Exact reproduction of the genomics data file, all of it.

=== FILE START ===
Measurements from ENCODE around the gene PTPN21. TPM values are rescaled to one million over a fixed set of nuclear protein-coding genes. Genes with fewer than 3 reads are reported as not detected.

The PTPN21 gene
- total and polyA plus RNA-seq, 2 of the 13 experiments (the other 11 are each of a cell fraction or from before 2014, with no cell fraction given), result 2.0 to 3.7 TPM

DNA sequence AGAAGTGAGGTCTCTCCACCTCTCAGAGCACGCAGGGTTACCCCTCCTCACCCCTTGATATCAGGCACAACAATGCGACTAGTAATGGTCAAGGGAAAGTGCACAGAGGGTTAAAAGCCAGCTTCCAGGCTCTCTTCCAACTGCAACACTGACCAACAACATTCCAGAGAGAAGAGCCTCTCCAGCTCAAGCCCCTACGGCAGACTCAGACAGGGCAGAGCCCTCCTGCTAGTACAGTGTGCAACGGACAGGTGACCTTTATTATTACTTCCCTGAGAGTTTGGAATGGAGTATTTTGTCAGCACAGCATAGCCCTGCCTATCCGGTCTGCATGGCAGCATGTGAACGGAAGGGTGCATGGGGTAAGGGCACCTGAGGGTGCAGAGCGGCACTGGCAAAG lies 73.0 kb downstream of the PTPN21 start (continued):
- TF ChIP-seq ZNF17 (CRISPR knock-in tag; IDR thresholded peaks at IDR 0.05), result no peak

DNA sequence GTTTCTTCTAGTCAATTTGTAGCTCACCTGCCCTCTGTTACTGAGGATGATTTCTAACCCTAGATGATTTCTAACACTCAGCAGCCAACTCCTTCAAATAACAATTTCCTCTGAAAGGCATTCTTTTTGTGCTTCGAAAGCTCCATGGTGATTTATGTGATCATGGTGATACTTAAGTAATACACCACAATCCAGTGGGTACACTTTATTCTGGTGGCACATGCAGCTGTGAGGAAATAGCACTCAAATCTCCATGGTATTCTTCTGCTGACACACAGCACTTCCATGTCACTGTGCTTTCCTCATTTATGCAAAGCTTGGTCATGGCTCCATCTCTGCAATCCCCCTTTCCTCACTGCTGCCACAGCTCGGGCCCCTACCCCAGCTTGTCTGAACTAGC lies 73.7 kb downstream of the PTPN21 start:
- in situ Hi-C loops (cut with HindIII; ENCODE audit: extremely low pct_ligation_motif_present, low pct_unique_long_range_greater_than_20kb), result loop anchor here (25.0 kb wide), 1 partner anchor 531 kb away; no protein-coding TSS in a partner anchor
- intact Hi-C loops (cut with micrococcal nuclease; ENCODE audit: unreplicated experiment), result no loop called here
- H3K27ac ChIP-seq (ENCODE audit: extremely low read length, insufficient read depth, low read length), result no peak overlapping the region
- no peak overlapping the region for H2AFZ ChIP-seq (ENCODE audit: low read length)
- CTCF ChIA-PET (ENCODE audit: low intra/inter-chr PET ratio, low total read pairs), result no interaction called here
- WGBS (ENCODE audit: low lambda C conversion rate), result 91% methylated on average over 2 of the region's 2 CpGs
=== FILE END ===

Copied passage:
Measurements from ENCODE around the gene PTPN21. TPM values are rescaled to one million over a fixed set of nuclear protein-coding genes. Genes with fewer than 3 reads are reported as not detected.

The PTPN21 gene
- total and polyA plus RNA-seq, 2 of the 13 experiments (the other 11 are each of a cell fraction or from before 2014, with no cell fraction given), result 2.0 to 3.7 TPM

DNA sequence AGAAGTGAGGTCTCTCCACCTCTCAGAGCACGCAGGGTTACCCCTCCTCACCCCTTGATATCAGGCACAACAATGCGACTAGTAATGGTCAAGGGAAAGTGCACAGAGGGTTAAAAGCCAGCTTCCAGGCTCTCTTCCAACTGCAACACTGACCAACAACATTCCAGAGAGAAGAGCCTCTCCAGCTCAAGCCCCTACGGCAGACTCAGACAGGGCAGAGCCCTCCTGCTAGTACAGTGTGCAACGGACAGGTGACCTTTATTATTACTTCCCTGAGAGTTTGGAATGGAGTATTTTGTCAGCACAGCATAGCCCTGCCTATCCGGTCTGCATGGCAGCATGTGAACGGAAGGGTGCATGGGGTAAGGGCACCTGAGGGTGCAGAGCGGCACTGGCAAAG lies 73.0 kb downstream of the PTPN21 start (continued):
- TF ChIP-seq ZNF17 (CRISPR knock-in tag; IDR thresholded peaks at IDR 0.05), result no peak

DNA sequence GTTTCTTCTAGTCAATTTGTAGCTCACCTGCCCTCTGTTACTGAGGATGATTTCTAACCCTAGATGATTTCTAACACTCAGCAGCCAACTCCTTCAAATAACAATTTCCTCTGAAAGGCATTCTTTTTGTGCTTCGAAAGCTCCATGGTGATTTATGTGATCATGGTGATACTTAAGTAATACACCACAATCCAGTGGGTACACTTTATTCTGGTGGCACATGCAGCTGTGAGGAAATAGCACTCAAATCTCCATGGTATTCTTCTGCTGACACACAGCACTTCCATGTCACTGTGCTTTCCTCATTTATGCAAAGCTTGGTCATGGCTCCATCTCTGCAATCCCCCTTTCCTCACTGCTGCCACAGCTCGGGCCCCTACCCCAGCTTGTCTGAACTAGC lies 73.7 kb downstream of the PTPN21 start:
- in situ Hi-C loops (cut with HindIII; ENCODE audit: extremely low pct_ligation_motif_present, low pct_unique_long_range_greater_than_20kb), result loop anchor here (25.0 kb wide), 1 partner anchor 531 kb away; no protein-coding TSS in a partner anchor
- intact Hi-C loops (cut with micrococcal nuclease; ENCODE audit: unreplicated experiment), result no loop called here
- H3K27ac ChIP-seq (ENCODE audit: extremely low read length, insufficient read depth, low read length), result no peak overlapping the region
- no peak overlapping the region for H2AFZ ChIP-seq (ENCODE audit: low read length)
- CTCF ChIA-PET (ENCODE audit: low intra/inter-chr PET ratio, low total read pairs), result no interaction called here
- WGBS (ENCODE audit: low lambda C conversion rate), result 91% methylated on average over 2 of the region's 2 CpGs